Friday, August 14, 2015

genetic test results

Fiona's whole exome sequencing came back today. They didn't find anything. Does that mean her deficiency is not a genetic mutation? Nope, it's most likely a genetic mutation they haven't seen before, or it isn't manifested in the exome (more below). I'm not really surprised, because she is so unique, even among rare disorders. They say that 1 in 3 kids gets a result from the test. I'm still waiting for a copy of the test. I really wanted them to find something. Not having a diagnosis is hard.

Fiona didn't get sick at all this summer. We sent her to primary last Sunday for the first time. She loved it. I think we'll keep sending her unless she gets sick. Being around other kids is a good test for her immune system.

Her arm healed really well. She was casted for about 7 weeks. When we were on the Vineyard we took her to the beach. When they took the cast off she had some sand in it. The sand got stuck in her skin, and we had to pick it out. She still thinks there is sand in her skin.

I feel like genetic testing was our last real hope for a diagnosis. Until research catches up I don't think we'll know what Fiona has. I'm curious to know what this means for her future treatment. Unknown combined immune deficiencies are treated with a watch and see approach. Which means that we wait to see if she gets sick before we transplant.

I've copied some information about why whole exome sequencing didn't find her mutation below. Feel free to stop reading, some if it is pretty technical.

The 10 Exceptions
Understanding the limitations of exome sequencing is important because it’s already here. "Be one of the first to get your personal exome sequence," proclaims 23andMe, about its pilot Exome80x project, offered direct-to-consumer, "for research and educational use only."
The first CLIA-certified test, Clinical Diagnostic ExomeTM, became available from Ambry Genetics earlier this year. A news release announcing the diagnosis of three tough cases calls the technology "essentially a human genome project for an individual patient." Said CEO Charles Dunlop, "Some of these families have been trying to figure out what was ailing their children for years, and we solved the riddle in weeks."
But exome sequencing won’t help every family, and here’s my list of reasons why. The technology won’t detect:
1. Genes in all exons. A few exons, such as those buried in stretches of repeats out towards the chromosome tips, aren’t part of exome sequencing chips.
2. Mutations in the handful of genes that reside in mitochondria, rather than in the nucleus.
3. "Structural variants," such as translocations and inversions, that move or flip DNA but don’t alter the base sequence (detectable other ways).
4. Triplet repeat disorders, such as Huntington’s disease and fragile X syndrome. Their mutations don’t change the DNA base sequence – they expand what’s already there.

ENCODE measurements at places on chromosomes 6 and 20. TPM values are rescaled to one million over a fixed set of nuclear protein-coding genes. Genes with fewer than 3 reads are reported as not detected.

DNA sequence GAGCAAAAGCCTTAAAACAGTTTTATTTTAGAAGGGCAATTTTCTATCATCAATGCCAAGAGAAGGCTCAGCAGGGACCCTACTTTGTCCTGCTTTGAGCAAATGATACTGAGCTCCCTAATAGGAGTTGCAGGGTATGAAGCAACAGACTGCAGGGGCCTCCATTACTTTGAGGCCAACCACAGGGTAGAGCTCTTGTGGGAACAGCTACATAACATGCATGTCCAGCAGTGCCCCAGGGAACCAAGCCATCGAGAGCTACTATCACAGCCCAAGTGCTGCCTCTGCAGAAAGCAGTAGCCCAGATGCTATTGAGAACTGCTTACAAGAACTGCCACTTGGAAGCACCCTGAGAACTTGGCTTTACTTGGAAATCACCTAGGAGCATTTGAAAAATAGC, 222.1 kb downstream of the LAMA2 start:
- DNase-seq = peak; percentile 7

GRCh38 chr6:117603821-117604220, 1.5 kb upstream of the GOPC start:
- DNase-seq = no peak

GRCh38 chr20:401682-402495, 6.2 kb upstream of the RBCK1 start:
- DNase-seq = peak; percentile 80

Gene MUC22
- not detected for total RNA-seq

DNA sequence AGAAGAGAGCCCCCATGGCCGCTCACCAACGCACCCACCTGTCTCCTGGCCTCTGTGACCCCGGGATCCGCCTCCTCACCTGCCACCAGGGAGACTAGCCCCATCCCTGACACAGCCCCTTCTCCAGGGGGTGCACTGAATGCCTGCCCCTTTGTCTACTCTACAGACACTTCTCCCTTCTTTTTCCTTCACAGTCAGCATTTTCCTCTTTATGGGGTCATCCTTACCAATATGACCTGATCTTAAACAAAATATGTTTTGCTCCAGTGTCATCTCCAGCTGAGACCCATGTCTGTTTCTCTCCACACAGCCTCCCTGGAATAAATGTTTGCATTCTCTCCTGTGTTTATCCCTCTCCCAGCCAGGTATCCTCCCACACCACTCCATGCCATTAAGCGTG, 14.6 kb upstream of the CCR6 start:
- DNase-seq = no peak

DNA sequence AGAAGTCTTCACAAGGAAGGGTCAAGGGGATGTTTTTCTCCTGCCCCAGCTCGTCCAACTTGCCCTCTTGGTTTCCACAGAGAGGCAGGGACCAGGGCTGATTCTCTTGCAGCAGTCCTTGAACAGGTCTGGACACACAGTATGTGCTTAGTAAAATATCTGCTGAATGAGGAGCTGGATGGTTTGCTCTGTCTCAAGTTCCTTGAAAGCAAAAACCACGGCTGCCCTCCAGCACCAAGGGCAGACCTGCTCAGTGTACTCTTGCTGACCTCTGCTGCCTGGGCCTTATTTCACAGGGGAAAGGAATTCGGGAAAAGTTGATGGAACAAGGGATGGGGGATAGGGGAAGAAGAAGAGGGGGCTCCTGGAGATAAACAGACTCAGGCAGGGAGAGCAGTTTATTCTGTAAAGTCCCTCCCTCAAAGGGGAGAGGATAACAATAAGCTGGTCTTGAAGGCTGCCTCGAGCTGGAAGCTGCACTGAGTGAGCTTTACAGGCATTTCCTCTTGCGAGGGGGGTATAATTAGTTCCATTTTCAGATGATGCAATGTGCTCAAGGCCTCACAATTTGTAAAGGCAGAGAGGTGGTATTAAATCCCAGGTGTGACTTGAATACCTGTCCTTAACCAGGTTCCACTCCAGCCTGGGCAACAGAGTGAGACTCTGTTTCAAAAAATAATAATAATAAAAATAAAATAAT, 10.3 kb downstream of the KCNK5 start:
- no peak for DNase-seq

5. Other copy number variants will remain beneath the radar, for they too don’t change the sequence, but can increase disease risk.
6. Genes in introns. A mutation that jettisons a base in an intron can have dire consequences: inserting intron sequences into the protein, or obliterating the careful stitching together of exons, dropping gene sections. For example, a mutation in the apoE4 gene, associated with Alzheimer’s disease risk, puts part of an intron into the protein.
7. "Uniparental disomy." Two mutations from one parent, rather than one from each, appear the same in an exome screen: the kid has two mutations. But whether mutations come from only mom, only dad, or one from each has different consequences for risk to future siblings. In fact, a case of UPD reported in 1988 led to discovery of the cystic fibrosis gene.
8. Control sequences. Much of the human genome tells the exome what to do, like a gigantic instruction manual for a tiny but vital device. For example, mutations in microRNAs cause cancer by silencing various genes, but the DNA that encodes about half of the 1,000 or so microRNAs is intronic – and therefore not on exome chips.
9. Gene-gene (epistatic) interactions. One gene affecting the expression of another can explain why siblings with the same single-gene disease suffer to a different extent. For example, a child with severe spinal muscular atrophy, in which an abnormal protein shortens axons of motor neurons, may have a brother who also inherits SMA but has a milder case thanks to a variant of a second gene that extends axons. Computational tools will need to sort out networks of interacting genes revealed in exome sequencing.
10. Epigenetic changes. Environmental factors can place shielding methyl groups directly onto DNA, blocking expression of certain genes. Starvation during the "Dutch Hunger Winter" of 1945, for example, is associated with schizophrenia in those who were fetuses at the time, due to methylation of certain genes. Exome sequencing picks up DNA sequences – not gene expression.


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